I Wish I Had Known to Call the Police

I saw a news story just now that triggered a lot of emotions. Here’s the story… after it I’ll tell you why it upset me. This story is courtesy of ABC Action News.


By Keith Baker

TAMPA, FL — Police say Hugo Esquitia was upset with his wife, the A/C wasn’t working and his crying 6-month old daughter when his anger took over.

Esquitia faces aggravated child abuse for what police say he did to the little girl.

He is accused of grabbing the child by the head and trying to yank her out of her swing chair. When that didn’t work police say he grabbed her by the arms and tossed her to on to a couch.

The child was transported to an area hospital with serious injuries to her head.

Esquitia is held in jail without bond.


There were a couple reasons this story caught my attention.

First, notice why he got angry – he was upset with his wife, the A/C wasn’t working and the baby wouldn’t stop crying. I would bet any amount of money in the world, in his mind – and what he has told his wife – it was her fault he got angry. If only she hadn’t made him mad, if only she had taken better care of the baby so she didn’t cry — then he wouldn’t have gotten angry. It’s all her fault. Why do I know this? I lived this story!

Another thing that grabbed me was the man’s actions. I don’t remember my husband, Gary, ever attempting to pick up one of his children by their hair (though hair-pulling was well within bounds), but throw them on the couch when he was angry? Oh, yes — often. I was always terrified they would break a limb or their necks.

I wish I had known to call the police. Somehow my children were never injured, so no emergency hospital visits ever drew the attention of the authorities. And Gary denied he was abusive; he was believed every time. He never admitted to throwing the children in his rages until we were in court during our divorce. But then, even though my attorney got him to admit it, Gary assured the court he had gotten help and had not been abusive for the previous several years. So the judge didn’t believe me when I said he was still abusive.

Well, it’s a little hard to throw a teenager who’s bigger than you onto the sofa! Gary didn’t stop the physical violence until they were big enough to beat him up — and one of them did it twice. Then he magically developed the ability to walk away rather than raise his fists. It didn’t stop the verbal abuse, but that stopped the physical violence.

Why didn’t I do anything about it? Oh, I did. When I tried to get outside help, Gary’s perfect facade and pleas convinced them I was using the “abuse” hot button to try to get out of my marriage. He also threatened to take the children and leave the state, to have me charged with child abuse (it would have been funny if I weren’t completely afraid he would be believed), etc.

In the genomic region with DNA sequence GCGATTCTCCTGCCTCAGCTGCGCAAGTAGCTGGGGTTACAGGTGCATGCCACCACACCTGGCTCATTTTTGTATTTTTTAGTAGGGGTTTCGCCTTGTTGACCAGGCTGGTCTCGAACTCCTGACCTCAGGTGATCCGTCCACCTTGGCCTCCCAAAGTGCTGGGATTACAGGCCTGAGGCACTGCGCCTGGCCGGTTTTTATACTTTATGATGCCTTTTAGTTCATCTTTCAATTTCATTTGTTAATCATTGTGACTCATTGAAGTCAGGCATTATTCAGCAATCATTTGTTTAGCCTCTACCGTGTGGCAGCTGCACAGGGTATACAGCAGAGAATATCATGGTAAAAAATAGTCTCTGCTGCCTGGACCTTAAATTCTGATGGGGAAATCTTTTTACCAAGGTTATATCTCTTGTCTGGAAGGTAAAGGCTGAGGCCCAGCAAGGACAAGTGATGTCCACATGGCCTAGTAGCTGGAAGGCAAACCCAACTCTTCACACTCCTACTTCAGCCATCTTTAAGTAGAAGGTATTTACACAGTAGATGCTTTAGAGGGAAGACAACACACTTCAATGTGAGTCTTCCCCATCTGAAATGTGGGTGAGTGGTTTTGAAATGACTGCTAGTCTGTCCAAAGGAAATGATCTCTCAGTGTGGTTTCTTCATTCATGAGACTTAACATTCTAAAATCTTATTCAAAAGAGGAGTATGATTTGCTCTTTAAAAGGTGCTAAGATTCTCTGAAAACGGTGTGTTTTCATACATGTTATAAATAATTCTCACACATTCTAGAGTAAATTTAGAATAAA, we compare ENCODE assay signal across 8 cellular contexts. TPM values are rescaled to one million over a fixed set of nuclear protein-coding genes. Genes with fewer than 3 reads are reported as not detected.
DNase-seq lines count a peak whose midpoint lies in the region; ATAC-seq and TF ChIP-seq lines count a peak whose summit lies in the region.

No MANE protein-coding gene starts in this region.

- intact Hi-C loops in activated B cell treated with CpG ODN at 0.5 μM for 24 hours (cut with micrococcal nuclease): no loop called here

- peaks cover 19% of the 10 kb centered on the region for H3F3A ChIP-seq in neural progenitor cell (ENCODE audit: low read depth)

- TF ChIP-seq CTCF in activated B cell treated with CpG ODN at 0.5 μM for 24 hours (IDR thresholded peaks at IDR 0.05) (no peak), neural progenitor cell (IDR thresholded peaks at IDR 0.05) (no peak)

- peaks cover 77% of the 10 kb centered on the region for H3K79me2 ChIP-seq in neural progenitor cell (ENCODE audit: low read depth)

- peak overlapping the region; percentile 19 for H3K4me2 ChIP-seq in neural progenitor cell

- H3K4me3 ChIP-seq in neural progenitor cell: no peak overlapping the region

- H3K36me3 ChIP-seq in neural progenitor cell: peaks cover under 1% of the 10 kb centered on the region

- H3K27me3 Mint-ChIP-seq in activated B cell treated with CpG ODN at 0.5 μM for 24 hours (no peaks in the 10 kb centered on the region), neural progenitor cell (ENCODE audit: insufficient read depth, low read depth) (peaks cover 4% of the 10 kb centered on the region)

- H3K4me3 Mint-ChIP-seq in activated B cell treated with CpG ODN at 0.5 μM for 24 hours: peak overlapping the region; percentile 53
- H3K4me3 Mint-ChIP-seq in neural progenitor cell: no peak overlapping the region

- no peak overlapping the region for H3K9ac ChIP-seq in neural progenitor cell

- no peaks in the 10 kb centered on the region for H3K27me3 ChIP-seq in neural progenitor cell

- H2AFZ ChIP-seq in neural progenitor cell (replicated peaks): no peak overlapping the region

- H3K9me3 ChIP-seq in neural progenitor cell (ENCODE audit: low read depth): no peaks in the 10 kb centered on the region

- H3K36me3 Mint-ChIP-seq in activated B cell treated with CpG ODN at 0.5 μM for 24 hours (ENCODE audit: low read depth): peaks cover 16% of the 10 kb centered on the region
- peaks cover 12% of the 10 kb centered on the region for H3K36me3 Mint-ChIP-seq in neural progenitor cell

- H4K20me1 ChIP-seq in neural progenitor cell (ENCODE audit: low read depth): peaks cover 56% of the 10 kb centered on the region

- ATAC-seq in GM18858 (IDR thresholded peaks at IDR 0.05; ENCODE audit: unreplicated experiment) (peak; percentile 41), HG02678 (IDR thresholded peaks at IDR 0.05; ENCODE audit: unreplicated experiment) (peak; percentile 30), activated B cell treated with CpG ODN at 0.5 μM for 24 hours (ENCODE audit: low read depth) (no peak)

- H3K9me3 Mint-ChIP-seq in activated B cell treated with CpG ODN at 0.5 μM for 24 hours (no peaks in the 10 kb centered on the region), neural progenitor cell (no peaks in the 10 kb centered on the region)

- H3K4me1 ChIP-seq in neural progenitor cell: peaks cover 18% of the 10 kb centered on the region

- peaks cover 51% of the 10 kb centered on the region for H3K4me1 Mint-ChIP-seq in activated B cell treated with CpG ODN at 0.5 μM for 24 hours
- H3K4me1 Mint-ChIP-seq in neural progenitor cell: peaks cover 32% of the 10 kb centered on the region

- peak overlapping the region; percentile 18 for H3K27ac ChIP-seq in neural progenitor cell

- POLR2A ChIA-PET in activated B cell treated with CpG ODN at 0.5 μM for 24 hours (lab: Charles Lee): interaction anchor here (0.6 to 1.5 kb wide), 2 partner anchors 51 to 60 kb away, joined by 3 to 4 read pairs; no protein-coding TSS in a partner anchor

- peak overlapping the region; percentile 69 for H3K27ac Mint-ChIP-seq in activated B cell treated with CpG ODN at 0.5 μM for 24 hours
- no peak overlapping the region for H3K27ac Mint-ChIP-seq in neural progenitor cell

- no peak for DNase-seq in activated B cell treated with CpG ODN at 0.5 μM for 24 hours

So I stood up to him inside our marriage. I got in the middle to stop it every time (until they were so big I would have ended up hurt!) By then I had one goal — I was not going to lose my children to the courts because of this man. My children were my responsibility until they were 18. I might not be able to fix it all, but I could try to build a strong relationship with my children so they would have something to stand on later. And I had a covenant with God for my children’s salvation by the time they were 18. With the oldest, God pulled out a squeaker about 6 months before he turned 18. 😉 The second son accepted Christ when he was much younger.

But in hindsight, I wish I had known to call the police from the beginning. If I had there would have been an established trail of reported abuse and I may have gotten better help from the system; and many years earlier. When I see a story like that, all the old pain floods back. I wish, I wish, I wish…

5 Responses

  1. Danni~

    *hug* Yeah. I have a friend who go divorced last year. And because of church teaching about marriage, never reported any of the abuse to any authorities except her pastor & his wife, who did not help… but made matters worse.

    Hmm… now it is hard to convince people that he is abusive and although the boys don’t want to spend the weekends with their dad, the court has mandated it… bleah.

    Again… *hug*

  2. As far behind the train as the church is running on the issue of clergy sex abuse, we’re way further behind on the issue of domestic abuse. But I know I’m not the only one speaking up and, one of these day, it won’t be a secret scourge anymore.

    Pastors are technically required to report suspected abuse – though I haven’t met one yet who did. That needs to become common practice. Right now it’s literally unsafe to try to tell a pastor because they almost universally do exactly the wrong thing — try to get the “other side” of the story — which puts the abused in greater danger. It’s even trickier when that danger isn’t mortal – it would have been far clearer if I thought he might literally kill me. Sometimes I wished for that! Then no one would think I was crazy. But turning up the volume on daily meanness, restrictions, name-calling, rages, social isolation, etc. is just as deadly in the long run.

    — Danni

  3. Danni~

    Growing up in an abusive home, I understand the wish that they would just do something that other people could actuallly see. THat they would acknowledge clearly as abusive.

    I don’t know. Maybe if pastors were to begin being held legally liable for not reporting abuse….


  4. Dani,